As students head back to the school for the year, many districts are facing a shortage of bus drivers. 

Recent surveys found that 90 percent of school districts face some level of a driver shortage.  

Warren City Schools are still in need of drivers to cover its 24 bus routes.

"We really could use another ten bus drivers here," said Warren Schools Director of Business Operations Michael Wasser.

Bus driver requirements include a drug test, background check, physical and a commercial drivers license, all of which could total $200  out of pocket.

However, Warren is offering incentives to offset some of that cost.

"We pay for their tests, we also have decided to use them as bus aides, and we pay them $10 an hour while they're going through the process to become a bus driver for us," Wasser said.

Is there anything that can be done on the state level to help solve the problem of retaining bus drivers? 

National education analyst Phillip Burgoyne-Allen of Bellwether Education Partners said state policymakers need to take steps to help local districts that can't afford to help themselves.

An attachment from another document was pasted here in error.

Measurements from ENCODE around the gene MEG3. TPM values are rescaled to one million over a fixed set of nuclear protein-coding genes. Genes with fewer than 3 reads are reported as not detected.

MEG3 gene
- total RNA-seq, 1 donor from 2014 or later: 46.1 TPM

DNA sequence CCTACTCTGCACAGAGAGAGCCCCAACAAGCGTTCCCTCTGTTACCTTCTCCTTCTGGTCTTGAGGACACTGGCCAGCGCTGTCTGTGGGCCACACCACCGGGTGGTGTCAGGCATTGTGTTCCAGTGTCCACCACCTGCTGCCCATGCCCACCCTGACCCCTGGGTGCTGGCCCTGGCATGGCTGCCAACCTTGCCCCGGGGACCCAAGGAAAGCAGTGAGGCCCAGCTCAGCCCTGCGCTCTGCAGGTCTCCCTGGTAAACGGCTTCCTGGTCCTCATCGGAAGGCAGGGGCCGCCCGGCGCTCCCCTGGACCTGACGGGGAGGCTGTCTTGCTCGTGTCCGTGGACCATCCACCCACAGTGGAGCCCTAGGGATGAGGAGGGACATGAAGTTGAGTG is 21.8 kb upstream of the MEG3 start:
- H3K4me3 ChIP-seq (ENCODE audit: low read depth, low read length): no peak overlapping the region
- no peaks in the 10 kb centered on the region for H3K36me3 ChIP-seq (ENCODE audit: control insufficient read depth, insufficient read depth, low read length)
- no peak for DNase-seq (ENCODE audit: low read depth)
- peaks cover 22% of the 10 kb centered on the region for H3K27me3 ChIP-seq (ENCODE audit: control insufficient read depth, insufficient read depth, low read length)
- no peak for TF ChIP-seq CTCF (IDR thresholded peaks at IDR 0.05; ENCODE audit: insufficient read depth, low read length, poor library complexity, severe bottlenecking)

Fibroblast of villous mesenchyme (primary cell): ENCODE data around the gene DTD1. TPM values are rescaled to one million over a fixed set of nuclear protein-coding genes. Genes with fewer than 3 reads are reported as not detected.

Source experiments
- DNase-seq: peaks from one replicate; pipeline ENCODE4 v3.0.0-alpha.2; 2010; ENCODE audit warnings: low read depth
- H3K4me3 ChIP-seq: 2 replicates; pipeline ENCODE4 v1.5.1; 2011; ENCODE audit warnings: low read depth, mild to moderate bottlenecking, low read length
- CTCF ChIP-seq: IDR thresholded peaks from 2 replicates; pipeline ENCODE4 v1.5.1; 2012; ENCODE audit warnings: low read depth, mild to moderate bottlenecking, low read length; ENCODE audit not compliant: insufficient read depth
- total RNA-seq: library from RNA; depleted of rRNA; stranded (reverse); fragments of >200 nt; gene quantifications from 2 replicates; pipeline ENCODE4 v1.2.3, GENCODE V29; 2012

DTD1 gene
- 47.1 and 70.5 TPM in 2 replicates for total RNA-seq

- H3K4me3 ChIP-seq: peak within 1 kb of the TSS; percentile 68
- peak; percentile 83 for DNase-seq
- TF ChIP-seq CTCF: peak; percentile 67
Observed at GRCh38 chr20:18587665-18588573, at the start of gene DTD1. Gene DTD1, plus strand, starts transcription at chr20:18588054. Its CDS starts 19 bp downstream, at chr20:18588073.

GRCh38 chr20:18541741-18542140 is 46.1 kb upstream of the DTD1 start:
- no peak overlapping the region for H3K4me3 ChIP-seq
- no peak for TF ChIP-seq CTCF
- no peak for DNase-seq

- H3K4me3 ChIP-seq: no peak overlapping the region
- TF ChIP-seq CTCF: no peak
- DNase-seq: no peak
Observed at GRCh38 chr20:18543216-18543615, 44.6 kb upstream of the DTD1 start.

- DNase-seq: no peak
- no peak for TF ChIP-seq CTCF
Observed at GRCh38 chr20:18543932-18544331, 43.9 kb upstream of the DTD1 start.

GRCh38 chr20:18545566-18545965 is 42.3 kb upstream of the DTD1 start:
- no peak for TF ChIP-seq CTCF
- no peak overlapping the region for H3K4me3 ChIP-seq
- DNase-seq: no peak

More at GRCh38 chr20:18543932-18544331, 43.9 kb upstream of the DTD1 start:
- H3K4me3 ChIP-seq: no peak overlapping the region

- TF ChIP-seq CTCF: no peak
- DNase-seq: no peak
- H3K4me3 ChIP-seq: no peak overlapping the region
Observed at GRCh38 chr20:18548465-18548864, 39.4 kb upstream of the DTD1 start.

"States need to step in by increasing overall funding for school transportation. States can help provide more support for districts so they can afford things like raising wages for school bus drivers in order to compete with other sectors," said Allen.

Bus driver pay around the Valley ranges between $14 to $19 an hour for an average of four to five and a half hours per day.

Driver shortages are less of a problem if districts also offer benefits.

Boardman runs 57 bus routes but is not experiencing a shortage of drivers.

"Some of them do work here for the benefits, but I think that's a plus for this job. It's a great job but having the benefits is, of course, is a plus," said Ryan Dunn, Boardman Transportation Supervisor. 

Some districts also are considering training teachers to double as bus drivers.